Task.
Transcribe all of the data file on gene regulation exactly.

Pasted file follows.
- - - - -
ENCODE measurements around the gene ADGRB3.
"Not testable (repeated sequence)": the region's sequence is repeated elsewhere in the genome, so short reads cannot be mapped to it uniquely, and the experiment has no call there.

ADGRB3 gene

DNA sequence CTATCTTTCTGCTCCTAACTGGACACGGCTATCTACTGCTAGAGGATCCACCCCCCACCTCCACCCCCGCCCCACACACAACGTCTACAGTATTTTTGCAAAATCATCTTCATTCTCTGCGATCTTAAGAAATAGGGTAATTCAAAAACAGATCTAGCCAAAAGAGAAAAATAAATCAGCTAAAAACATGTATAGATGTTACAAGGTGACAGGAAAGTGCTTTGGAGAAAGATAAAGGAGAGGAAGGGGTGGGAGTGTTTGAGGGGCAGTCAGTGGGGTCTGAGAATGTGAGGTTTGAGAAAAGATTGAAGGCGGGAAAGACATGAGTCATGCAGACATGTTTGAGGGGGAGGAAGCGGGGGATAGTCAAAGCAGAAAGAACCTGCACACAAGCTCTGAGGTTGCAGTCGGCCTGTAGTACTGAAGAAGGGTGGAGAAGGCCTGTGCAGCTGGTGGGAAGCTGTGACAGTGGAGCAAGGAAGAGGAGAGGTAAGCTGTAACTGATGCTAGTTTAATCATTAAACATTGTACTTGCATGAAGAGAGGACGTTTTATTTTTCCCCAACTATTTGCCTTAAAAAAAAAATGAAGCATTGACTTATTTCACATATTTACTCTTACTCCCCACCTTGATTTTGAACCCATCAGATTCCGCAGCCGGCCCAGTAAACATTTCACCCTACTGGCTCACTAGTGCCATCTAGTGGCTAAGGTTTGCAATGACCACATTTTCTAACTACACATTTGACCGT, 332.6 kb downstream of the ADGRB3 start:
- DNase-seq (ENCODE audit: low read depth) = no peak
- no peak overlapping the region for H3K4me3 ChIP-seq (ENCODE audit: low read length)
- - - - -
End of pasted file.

ENCODE measurements around the gene ADGRB3.
"Not testable (repeated sequence)": the region's sequence is repeated elsewhere in the genome, so short reads cannot be mapped to it uniquely, and the experiment has no call there.

ADGRB3 gene

DNA sequence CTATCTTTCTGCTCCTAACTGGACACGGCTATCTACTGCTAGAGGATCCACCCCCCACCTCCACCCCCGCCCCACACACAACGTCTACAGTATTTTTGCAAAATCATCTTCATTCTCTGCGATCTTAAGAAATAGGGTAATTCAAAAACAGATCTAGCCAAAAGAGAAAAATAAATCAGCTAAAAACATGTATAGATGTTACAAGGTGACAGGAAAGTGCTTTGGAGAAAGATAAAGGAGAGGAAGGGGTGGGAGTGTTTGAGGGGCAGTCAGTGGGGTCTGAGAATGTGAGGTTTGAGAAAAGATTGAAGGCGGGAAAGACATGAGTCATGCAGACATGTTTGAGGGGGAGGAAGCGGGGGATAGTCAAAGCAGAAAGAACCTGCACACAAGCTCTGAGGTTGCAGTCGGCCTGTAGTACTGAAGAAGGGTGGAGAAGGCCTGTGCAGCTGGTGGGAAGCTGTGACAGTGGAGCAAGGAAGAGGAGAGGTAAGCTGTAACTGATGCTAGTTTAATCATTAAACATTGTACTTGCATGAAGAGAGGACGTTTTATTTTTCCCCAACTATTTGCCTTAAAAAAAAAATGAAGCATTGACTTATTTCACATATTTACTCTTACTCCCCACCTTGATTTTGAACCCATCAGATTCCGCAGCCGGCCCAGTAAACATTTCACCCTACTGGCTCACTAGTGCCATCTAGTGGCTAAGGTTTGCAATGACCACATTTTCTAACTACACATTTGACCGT, 332.6 kb downstream of the ADGRB3 start:
- DNase-seq (ENCODE audit: low read depth) = no peak
- no peak overlapping the region for H3K4me3 ChIP-seq (ENCODE audit: low read length)